On most TV shows, genetic engineering is a very simple process. Just point the device at the person, press the button, and automatically, the patient's DNA is all changed, and the scientist, who often has little idea how to use the machine, is thrilled to death that it worked right the first time. While this makes good fiction, it is hardly reality. Genetic engineering, while the results are often unexpected, is a very meticulous, very exact process with a clear goal in mind.
Cutting the DNA
Genetic engineering has three basic parts. First, the
Inserting New DNA
Once the restriction enzyme has cut the DNA, new DNA is inserted into the cell. This is difficult, because cells by nature do not allow DNA through the cell wall. There are many ways around this difficulty, though. Electroporation involves jolting the cells with a burst of electricity, opening the cell wall pores and allowing DNA to fall into the cell. Microinjection uses a small glass needle to inject the DNA through the cell wall. A gene gun can be used, which blasts tiny metal fragments coated with DNA through the cell wall and into the cell. DNA can also be shrouded in lipids, fatty molecules which the cell will take in; when the lipid is digested, the DNA is released. These methods work fairly well for prokaryotic cells, which have one chromosome and no nucleus. However, in order for DNA insertion to work consistently and accurately in multicellular organisms with eukaryotic cells, something better is called for.
To find that something better, science turned to the natural world. They realized that a retrovirus, a form of a virus, was just what they needed. Retroviruses enter the cell through the cell wall and implant their DNA into the cell's nucleus. The retroviral DNA is incorporated into the cell's DNA, causing the disease that the particular retrovirus is associated with. Scientists reasoned that if they could put a gene into the retrovirus, the retrovirus would deliver that gene to the cell's DNA. An added bonus is that different retroviruses target different areas of the body, so the scientists could put DNA into a retrovirus for delivery to a specific organ.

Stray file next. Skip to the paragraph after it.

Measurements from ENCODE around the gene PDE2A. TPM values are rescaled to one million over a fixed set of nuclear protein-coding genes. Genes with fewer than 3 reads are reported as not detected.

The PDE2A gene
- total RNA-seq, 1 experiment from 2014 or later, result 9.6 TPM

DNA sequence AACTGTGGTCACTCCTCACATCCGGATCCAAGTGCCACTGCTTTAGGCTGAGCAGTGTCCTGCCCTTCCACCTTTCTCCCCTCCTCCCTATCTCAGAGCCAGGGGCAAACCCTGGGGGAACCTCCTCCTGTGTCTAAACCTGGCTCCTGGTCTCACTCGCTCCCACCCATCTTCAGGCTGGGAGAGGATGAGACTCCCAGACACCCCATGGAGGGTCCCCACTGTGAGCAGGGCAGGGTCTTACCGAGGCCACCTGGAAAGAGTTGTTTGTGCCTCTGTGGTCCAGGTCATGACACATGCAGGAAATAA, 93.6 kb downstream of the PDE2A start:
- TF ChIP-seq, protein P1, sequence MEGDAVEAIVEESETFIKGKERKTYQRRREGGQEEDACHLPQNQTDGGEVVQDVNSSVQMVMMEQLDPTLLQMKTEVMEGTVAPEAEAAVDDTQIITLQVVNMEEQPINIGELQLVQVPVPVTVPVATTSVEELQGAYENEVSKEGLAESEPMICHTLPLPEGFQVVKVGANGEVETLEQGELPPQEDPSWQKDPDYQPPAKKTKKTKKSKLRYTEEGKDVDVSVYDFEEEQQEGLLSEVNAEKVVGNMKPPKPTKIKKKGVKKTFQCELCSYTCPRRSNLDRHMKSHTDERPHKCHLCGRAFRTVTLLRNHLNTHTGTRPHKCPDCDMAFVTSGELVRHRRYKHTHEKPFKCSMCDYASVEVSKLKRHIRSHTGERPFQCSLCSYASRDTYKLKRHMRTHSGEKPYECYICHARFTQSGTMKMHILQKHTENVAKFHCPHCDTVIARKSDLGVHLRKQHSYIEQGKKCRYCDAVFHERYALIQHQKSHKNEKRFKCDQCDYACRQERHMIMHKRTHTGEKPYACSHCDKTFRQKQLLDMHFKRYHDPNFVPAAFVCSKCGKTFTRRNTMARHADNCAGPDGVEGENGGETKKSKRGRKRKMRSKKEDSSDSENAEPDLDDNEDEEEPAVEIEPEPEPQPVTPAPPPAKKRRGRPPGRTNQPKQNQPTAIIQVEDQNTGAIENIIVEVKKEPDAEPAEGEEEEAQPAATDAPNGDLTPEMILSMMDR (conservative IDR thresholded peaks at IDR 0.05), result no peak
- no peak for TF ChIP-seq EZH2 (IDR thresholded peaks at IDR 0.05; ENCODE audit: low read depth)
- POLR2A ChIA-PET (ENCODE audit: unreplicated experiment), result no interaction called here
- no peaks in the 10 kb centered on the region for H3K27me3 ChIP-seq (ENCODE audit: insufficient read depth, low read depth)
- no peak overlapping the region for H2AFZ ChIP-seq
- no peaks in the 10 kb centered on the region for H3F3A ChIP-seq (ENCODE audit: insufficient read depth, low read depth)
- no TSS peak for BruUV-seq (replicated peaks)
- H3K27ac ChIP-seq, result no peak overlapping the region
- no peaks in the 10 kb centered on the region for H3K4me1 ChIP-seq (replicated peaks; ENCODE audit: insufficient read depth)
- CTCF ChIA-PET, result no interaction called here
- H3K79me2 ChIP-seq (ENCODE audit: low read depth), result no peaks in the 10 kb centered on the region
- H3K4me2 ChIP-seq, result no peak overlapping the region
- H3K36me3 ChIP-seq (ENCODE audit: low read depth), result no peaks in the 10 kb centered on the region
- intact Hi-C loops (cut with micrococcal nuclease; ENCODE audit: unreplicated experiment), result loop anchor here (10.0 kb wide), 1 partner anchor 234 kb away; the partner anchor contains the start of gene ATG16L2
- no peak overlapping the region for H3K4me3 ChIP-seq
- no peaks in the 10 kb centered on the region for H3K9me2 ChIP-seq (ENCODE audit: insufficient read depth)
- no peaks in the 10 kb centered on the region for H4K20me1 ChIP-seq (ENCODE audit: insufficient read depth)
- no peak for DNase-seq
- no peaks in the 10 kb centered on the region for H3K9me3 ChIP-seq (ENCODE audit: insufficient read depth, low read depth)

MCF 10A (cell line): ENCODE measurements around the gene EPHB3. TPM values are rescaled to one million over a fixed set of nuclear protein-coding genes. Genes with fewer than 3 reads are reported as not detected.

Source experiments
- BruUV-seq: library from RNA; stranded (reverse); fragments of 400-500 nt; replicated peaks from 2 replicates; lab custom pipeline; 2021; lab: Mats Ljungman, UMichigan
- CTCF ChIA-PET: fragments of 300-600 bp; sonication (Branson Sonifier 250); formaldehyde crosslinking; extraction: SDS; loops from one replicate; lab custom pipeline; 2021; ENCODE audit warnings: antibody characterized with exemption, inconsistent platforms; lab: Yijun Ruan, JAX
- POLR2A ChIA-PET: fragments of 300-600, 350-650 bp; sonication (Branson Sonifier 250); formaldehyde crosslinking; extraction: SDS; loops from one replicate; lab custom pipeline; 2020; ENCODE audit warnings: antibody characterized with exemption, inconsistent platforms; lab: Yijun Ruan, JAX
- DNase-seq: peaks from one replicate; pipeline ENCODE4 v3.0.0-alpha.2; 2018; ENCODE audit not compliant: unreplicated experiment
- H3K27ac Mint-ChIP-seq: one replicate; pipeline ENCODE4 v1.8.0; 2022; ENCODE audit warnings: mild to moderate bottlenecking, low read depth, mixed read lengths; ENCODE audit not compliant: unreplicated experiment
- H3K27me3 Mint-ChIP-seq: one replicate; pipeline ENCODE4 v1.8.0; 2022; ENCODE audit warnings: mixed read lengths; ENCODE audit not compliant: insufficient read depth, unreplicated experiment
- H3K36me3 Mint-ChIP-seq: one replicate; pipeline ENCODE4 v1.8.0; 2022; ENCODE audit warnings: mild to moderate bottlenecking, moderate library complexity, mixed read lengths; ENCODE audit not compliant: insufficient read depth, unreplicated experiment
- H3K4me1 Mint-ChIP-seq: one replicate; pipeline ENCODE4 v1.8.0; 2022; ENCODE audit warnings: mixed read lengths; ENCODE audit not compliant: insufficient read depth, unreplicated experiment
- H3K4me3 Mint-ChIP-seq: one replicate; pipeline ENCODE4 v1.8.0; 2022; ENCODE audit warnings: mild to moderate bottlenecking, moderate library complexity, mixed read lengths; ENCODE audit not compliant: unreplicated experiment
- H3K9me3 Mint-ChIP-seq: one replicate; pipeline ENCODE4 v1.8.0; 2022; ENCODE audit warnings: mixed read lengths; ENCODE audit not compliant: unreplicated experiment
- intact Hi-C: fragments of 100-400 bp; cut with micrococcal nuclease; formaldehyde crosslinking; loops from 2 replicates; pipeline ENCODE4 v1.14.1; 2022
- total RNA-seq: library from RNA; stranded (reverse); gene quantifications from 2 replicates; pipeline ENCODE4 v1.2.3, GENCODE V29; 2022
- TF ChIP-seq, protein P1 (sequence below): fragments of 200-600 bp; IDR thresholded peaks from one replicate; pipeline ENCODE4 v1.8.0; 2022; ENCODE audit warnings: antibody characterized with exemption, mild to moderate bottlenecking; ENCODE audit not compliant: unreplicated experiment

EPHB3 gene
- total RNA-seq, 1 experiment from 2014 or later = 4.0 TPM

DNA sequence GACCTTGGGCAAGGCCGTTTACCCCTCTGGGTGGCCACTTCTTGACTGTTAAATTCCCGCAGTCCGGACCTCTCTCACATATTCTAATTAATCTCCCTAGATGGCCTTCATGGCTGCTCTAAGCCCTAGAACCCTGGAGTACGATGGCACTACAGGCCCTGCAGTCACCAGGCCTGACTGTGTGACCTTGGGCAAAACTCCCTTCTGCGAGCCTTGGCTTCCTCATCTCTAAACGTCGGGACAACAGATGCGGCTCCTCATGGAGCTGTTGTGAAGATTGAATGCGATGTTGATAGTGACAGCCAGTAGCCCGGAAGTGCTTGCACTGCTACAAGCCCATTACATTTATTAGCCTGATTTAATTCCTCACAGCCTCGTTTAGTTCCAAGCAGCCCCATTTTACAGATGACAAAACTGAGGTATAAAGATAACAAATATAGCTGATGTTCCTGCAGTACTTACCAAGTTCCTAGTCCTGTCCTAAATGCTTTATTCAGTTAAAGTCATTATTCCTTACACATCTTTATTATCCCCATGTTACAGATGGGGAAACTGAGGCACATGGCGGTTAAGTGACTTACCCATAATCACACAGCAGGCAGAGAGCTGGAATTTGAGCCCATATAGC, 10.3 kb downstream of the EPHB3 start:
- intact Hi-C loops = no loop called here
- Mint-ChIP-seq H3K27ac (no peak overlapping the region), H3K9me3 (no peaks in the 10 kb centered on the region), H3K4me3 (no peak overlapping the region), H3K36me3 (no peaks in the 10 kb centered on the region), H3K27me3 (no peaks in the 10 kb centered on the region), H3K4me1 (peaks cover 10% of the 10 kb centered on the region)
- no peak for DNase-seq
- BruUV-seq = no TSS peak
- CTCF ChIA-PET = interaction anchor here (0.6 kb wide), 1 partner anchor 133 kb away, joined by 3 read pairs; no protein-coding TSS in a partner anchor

Attaching the New DNA
Once the cell's original DNA is cut with the restriction enzyme and the new DNA is in place, the scientists use ligase (another enzyme) to stick the DNA segments together. The sticky ends of the new and the original DNA merge together, and the cell begins to carry out the instructions of the new DNA along with its own.
Of course, this technique does not work on 100% of the cells. A scientist may start with a lot of cells, and the restriction enzyme may not get to some. The DNA may not enter some of the cells. Other cells' DNA will not line up properly with the new DNA, causing the ligase to bond the DNA incorrectly. The new DNA may find its way to the wrong position along the original DNA. In others, the ligase may not get to the cell and fuse the DNA at all. In every "batch" of genetically altered cells, there will be some that do not have the new trait. The cells are grown in culture, and the cells that do not posses the desired trait are culled out, usually by subjecting all the cells to whatever treatment the new cells were designed to withstand. The cells that survive have the new DNA properly aligned, and are ready to go to work.